Dr. Moyna Vakil



“Gluten-free” is one of the increasingly popular food trends in recent times. More and more food packets at a grocery store feature a “gluten-free” label and so do food items on a restaurant menu. Now, the essential question here is – is it rightly so? And why is it necessary?
Firstly, let us understand what gluten is and how it affects our health. 
Gluten is a protein found in grains like wheat, rye and barley. It is also used as an additive in a wide range of packaged and prepared foods since it works as a filler and also helps food adhere and retain its shape, acting as glue. Gluten is present in a large variety of foods, most of them being a common part of the diet like roti, bread, pasta, cereals, sauces, dressings, semolina to name a few.
Gluten intolerance:
Recent studies lay emphasis on gut health as the most important aspect which affects almost everything from mental health to hair health. “You are what you can digest” is the new health norm. So now the question is can you digest gluten? 
While a gluten intolerance is seen in a number of people, it is undiagnosed in most. This is because it can range from very mild to severe and therefore becomes difficult to diagnose in very mild cases. Immediately noticeable symptoms are indigestion, bloating, abdominal discomfort, flatulence, and constipation or diarrhoea. There is not much medicine can do to rectify gluten intolerance, but it’s mainly about correcting your diet and nutrition. Gluten-free diets have shown to benefit a large number of people reversing smaller digestive issues to major issues like hair loss.
One of the most important autoimmune disorders associated with gluten intolerance is Celiac disease. Let us understand what is Celiac disease :
Celiac Disease: Gluten intolerance causes the body to react to gluten with an immune response, triggering widespread inflammation and severe damage to the villi (finger-like projections) found in the lining of the small intestine. Damage to the villi limits the small intestine’s ability to absorb certain nutrients, vitamins, and minerals. Malabsorption leading to a deficiency in these nutrients can cause many health problems. Celiac disease or gluten intolerance goes undiagnosed for years in some people, leading to overgrowth of harmful bacteria and damage to the intestine, which also causes malabsorption and deficiencies leading to signs like unexplained weight loss, hair loss and poor immunity.
Gluten intolerance is usually undiagnosed in most. When all remedies for indigestion fail, people tend to switch to a gluten-free diet only to see magical results in their general health. This is the most common way people tend to find out about gluten intolerance. For a confirmed diagnosis of tTG-IgA, a blood test can be done.
If not gluten, then what? Options for a gluten-free diet:
These days more and more people are opting to go for a gluten-free diet regardless of proven gluten intolerance simply because the benefits of a gluten-free diet for your general health are wonderful. Going on a gluten-free diet may sound simple but can be challenging considering the presence of gluten in a number of food items that we eat daily and in a lot of packaged and prepared foods too. The good news is, though difficult, following a gluten-free diet can help heal your intestine in weeks and eventually with time you will see your hair starting to grow back.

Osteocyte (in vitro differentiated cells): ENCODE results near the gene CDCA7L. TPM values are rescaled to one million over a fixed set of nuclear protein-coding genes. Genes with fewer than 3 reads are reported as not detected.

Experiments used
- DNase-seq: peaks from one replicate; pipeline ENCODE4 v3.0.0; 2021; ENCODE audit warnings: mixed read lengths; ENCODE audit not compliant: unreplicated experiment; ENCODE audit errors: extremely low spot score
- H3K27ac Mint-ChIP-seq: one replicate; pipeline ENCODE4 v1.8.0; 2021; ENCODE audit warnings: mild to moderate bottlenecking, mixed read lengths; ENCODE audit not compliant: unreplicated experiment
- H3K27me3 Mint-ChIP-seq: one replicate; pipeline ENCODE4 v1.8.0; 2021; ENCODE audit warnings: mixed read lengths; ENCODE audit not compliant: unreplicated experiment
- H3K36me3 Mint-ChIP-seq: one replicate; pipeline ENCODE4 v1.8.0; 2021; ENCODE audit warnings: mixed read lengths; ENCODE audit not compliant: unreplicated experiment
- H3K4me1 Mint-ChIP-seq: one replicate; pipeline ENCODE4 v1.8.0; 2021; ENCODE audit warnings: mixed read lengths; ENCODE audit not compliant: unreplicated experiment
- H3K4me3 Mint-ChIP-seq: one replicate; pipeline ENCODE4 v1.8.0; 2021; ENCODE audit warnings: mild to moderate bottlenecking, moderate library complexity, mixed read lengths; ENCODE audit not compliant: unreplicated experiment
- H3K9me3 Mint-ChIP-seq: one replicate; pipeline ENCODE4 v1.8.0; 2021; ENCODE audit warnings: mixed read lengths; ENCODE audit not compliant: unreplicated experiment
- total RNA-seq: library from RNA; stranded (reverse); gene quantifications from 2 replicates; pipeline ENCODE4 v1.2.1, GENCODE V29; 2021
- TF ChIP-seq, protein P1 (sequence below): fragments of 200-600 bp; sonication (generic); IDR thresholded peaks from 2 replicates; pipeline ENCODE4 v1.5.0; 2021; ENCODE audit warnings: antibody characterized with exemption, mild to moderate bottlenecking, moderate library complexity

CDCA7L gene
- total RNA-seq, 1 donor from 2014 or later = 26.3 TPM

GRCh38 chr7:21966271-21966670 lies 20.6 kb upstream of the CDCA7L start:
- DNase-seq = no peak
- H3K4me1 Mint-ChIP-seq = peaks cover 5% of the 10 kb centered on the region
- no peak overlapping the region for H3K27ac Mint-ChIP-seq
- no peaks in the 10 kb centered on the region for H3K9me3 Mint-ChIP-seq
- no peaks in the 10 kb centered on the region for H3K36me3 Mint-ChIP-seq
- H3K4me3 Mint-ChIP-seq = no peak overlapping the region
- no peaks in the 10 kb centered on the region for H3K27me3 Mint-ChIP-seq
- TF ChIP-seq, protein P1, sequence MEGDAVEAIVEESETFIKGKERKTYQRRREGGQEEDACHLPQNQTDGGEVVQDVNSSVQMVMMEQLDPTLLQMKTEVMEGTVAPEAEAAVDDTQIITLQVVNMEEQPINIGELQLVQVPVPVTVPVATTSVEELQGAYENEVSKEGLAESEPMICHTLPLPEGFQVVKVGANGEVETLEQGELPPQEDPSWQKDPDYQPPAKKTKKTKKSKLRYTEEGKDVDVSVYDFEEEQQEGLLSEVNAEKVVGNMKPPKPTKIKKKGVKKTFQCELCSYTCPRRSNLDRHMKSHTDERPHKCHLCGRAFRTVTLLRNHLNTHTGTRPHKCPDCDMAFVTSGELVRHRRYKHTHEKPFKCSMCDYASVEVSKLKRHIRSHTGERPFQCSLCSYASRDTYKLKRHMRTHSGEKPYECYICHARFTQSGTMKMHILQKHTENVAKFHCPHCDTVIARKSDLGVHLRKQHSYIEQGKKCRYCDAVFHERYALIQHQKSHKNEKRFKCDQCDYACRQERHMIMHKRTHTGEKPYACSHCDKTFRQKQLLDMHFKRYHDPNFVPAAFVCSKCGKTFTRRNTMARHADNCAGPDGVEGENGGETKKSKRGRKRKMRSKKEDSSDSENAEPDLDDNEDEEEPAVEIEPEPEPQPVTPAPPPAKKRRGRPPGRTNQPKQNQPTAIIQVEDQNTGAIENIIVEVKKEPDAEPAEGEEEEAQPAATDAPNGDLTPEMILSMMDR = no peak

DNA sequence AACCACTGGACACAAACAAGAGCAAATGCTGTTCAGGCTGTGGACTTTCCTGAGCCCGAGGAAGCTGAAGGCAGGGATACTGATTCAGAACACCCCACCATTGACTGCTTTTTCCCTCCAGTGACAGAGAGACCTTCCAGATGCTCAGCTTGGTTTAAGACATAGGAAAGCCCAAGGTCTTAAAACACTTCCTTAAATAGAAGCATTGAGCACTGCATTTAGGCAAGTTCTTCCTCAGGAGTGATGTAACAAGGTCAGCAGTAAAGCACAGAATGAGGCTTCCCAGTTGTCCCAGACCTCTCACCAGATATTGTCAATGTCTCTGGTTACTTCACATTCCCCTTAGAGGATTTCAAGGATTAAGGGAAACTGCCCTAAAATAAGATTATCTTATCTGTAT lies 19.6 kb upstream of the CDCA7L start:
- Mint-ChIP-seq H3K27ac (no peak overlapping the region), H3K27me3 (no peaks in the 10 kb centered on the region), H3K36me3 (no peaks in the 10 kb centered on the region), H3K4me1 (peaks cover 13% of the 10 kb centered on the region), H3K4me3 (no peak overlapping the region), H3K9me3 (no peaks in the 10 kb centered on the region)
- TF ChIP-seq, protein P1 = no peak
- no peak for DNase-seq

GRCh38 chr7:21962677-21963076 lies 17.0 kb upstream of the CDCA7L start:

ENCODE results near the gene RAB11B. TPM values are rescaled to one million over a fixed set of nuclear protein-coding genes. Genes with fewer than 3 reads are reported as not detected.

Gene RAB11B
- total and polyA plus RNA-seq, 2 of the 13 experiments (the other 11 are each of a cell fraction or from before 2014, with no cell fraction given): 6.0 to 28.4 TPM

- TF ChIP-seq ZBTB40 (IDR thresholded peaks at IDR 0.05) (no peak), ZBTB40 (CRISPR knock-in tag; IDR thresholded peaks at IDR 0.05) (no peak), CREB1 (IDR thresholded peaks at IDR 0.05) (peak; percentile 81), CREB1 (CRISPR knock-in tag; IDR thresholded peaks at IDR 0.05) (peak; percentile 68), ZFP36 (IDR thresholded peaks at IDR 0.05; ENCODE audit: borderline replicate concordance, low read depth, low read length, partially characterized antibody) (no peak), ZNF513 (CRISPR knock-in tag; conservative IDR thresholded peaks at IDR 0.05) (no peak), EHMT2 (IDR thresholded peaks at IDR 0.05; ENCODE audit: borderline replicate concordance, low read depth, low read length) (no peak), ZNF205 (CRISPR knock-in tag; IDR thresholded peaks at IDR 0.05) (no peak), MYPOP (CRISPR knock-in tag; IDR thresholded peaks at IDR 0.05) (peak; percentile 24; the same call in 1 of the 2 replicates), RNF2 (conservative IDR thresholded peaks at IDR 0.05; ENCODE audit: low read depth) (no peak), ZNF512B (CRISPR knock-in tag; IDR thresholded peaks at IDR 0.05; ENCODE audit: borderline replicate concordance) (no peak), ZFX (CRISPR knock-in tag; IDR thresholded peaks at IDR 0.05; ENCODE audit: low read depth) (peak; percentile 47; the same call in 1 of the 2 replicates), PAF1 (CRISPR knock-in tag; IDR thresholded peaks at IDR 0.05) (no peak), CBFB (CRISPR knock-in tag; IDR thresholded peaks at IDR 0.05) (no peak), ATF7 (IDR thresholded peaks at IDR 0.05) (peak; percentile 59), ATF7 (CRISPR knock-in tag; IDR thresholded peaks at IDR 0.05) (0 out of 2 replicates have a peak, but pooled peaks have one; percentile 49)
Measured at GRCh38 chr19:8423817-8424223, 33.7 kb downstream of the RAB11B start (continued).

A gluten-free diet means avoiding any foods that contain wheat, rye or barley. This means removing a number of basic daily food items like roti, bread, pasta, semolina and durum to name a few. What we tend to miss is the gluten in packaged and processed foods like soy, sauces, dressings, biscuits, pastries and other baked goods. Gluten is found in so many items that we would be surprised to know about it. This is where reading labels on food items come into play. Now don’t be fooled by phrases like “gluten-free”, “low gluten” or “not made with not made with gluten-containing ingredients” written in bold or flashed across the packet. Read the labels carefully to make sure that there is no gluten or cross-contact with gluten in any ingredients.
Though a gluten-free diet may put a stop to many of your favourite and easily available items, there is still a wide range of options available like whole grains and their flours (like quinoa, rice, jowar, bajra, corn, amaranth, arrowroot, gluten-free oats),  meats, fish, eggs, fruits, vegetables, dairy, nuts and seeds.
The benefits of a gluten-free diet are that it makes you include options like various millets- foxtail millet, pearl millet, finger millet, little millet to name a few. 
A gluten-free diet that includes a variety of millets helps:
  • Helps in weight loss
  • Controls blood sugar levels
  • Is good for the heart
  • Battles cancer cells
  • Improves digestion and makes you free from symptoms of gluten intolerance like bloating, flatulence, indigestion, constipation or diarrhoea.
 So to conclude: Weigh your pros and cons. Gluten intolerance is not proven in all. If you are one of those people who feels full or uneasy after a basic roti subzi meal, then try eliminating gluten from your diet and see the change. Also, if you are trying to lose weight or recover from any illness, reducing gluten and adding millets to your diet is a good idea. If wheat or gluten suits you, you can have it. The thing to remember here is that though gluten works for you, do not forget to include other grains like rice, barley, jowar, ragi and others in your diet as they have so many benefits and they add diversity to the diet. A healthy, wholesome well-balanced diet and a good lifestyle is the key to great health.



Dr. Moyna Vakil (Nutritionist and Dietician)

(B.H.M.S, Diploma in Nutrition & Dietetics)

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